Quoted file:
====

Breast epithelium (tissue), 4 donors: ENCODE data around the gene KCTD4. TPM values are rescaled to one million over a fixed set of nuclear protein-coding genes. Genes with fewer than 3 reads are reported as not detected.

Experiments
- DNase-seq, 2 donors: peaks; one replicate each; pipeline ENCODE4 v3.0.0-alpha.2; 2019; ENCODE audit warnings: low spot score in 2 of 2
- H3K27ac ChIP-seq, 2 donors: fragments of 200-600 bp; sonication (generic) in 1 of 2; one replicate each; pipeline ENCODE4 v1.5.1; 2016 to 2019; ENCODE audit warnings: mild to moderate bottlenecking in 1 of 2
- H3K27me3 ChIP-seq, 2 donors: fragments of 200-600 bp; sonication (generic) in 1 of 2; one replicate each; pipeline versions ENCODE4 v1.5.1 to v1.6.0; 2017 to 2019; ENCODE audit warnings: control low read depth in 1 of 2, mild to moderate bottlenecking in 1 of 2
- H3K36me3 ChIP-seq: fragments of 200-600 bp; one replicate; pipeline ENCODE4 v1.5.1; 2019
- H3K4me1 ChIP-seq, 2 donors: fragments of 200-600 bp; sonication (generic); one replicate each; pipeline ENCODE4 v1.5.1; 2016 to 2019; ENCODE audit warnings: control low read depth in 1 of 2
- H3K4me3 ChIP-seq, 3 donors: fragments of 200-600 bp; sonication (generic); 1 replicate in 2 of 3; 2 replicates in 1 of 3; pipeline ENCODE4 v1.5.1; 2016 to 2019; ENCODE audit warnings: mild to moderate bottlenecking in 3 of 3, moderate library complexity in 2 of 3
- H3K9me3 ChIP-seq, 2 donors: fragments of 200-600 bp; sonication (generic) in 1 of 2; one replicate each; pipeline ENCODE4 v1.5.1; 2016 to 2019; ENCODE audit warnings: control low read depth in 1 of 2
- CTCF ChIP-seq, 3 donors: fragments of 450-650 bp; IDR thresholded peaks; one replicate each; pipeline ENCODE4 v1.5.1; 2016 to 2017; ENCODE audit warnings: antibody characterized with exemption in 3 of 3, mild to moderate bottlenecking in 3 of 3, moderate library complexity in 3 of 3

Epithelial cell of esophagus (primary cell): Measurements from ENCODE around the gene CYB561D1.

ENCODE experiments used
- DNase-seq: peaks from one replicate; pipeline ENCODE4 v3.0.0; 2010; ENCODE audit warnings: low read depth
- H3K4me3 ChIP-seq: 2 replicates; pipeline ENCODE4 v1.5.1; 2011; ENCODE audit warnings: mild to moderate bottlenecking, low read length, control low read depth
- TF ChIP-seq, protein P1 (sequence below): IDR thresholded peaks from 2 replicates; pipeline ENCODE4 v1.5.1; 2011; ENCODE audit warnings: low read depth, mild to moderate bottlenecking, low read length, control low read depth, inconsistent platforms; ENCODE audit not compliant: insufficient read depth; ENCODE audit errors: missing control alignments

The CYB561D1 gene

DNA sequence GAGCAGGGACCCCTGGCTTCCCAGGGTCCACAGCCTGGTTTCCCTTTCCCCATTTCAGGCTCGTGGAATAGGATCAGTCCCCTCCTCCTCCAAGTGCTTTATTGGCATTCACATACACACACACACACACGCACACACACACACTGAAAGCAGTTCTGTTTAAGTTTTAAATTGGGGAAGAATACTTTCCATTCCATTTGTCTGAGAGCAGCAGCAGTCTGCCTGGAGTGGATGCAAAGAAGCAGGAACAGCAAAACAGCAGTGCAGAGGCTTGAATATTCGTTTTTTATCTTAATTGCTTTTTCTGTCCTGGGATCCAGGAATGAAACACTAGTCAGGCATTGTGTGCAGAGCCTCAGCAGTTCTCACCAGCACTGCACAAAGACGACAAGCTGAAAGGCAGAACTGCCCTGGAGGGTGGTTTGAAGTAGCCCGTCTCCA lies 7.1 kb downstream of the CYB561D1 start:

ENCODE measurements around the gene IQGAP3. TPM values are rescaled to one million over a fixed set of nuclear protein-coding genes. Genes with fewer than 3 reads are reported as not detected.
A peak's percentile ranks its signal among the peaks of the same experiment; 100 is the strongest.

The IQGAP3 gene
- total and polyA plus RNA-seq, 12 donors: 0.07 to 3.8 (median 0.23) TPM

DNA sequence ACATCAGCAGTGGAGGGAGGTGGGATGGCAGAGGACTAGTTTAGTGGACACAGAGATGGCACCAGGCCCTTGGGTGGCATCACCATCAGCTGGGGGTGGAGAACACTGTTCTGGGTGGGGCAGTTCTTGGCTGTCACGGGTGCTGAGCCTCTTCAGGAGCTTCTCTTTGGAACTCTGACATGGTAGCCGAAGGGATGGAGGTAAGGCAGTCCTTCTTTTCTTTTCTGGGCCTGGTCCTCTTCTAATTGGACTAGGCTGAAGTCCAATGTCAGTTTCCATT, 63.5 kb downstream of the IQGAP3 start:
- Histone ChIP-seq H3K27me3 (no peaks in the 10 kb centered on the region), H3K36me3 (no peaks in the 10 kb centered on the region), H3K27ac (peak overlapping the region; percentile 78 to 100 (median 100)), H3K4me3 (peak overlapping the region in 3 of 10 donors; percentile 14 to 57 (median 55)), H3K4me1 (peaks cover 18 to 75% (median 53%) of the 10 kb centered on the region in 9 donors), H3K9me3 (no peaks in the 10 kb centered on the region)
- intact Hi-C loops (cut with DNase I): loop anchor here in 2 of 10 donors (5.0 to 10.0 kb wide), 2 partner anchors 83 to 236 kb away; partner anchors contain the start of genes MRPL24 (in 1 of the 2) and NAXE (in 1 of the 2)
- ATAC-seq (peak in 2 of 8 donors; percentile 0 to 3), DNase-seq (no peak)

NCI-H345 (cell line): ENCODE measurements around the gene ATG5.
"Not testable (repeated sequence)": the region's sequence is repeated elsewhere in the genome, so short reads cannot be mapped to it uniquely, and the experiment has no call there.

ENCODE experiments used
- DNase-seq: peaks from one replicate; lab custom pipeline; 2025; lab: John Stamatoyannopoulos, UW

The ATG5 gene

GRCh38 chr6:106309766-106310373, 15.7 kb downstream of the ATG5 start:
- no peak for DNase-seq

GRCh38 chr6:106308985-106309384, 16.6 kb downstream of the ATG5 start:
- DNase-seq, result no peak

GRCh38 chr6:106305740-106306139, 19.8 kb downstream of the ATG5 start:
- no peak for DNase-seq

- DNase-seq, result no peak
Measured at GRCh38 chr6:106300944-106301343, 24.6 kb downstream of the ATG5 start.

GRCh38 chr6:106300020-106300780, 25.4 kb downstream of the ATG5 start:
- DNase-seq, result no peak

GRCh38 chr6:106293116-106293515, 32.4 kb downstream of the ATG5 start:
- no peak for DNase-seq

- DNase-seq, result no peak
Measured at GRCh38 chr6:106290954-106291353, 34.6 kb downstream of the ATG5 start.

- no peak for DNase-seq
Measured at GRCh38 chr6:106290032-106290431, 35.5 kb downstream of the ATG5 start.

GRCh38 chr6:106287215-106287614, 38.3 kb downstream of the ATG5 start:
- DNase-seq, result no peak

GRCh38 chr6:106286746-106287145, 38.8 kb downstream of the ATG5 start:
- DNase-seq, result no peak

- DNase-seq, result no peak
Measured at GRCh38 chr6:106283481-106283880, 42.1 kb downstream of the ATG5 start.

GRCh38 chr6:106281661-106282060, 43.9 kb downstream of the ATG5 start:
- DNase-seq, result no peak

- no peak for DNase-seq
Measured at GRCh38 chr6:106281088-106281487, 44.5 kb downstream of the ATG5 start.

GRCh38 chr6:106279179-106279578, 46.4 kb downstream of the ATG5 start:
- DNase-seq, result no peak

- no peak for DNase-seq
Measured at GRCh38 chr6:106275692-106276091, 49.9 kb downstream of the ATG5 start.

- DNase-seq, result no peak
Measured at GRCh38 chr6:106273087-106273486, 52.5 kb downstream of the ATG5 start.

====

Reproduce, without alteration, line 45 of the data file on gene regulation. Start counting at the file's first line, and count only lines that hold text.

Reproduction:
- no peak for DNase-seq